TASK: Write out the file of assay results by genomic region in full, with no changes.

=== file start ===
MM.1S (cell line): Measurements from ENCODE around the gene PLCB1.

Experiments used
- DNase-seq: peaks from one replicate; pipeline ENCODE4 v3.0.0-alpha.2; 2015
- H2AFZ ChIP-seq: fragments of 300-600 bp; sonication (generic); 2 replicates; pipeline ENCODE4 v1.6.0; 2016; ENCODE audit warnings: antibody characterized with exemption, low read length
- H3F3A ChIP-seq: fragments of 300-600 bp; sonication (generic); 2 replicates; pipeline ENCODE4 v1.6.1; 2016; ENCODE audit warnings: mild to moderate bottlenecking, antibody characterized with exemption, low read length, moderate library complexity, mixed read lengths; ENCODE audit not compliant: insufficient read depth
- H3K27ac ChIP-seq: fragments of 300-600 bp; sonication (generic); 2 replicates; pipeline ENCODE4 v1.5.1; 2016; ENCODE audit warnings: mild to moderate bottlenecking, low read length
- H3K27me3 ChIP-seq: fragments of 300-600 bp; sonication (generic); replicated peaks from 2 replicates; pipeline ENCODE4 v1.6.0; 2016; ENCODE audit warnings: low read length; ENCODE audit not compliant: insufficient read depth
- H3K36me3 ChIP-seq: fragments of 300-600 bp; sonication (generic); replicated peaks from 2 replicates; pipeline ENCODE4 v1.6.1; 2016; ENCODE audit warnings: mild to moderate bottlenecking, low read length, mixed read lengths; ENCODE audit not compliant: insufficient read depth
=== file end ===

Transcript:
MM.1S (cell line): Measurements from ENCODE around the gene PLCB1.

Experiments used
- DNase-seq: peaks from one replicate; pipeline ENCODE4 v3.0.0-alpha.2; 2015
- H2AFZ ChIP-seq: fragments of 300-600 bp; sonication (generic); 2 replicates; pipeline ENCODE4 v1.6.0; 2016; ENCODE audit warnings: antibody characterized with exemption, low read length
- H3F3A ChIP-seq: fragments of 300-600 bp; sonication (generic); 2 replicates; pipeline ENCODE4 v1.6.1; 2016; ENCODE audit warnings: mild to moderate bottlenecking, antibody characterized with exemption, low read length, moderate library complexity, mixed read lengths; ENCODE audit not compliant: insufficient read depth
- H3K27ac ChIP-seq: fragments of 300-600 bp; sonication (generic); 2 replicates; pipeline ENCODE4 v1.5.1; 2016; ENCODE audit warnings: mild to moderate bottlenecking, low read length
- H3K27me3 ChIP-seq: fragments of 300-600 bp; sonication (generic); replicated peaks from 2 replicates; pipeline ENCODE4 v1.6.0; 2016; ENCODE audit warnings: low read length; ENCODE audit not compliant: insufficient read depth
- H3K36me3 ChIP-seq: fragments of 300-600 bp; sonication (generic); replicated peaks from 2 replicates; pipeline ENCODE4 v1.6.1; 2016; ENCODE audit warnings: mild to moderate bottlenecking, low read length, mixed read lengths; ENCODE audit not compliant: insufficient read depth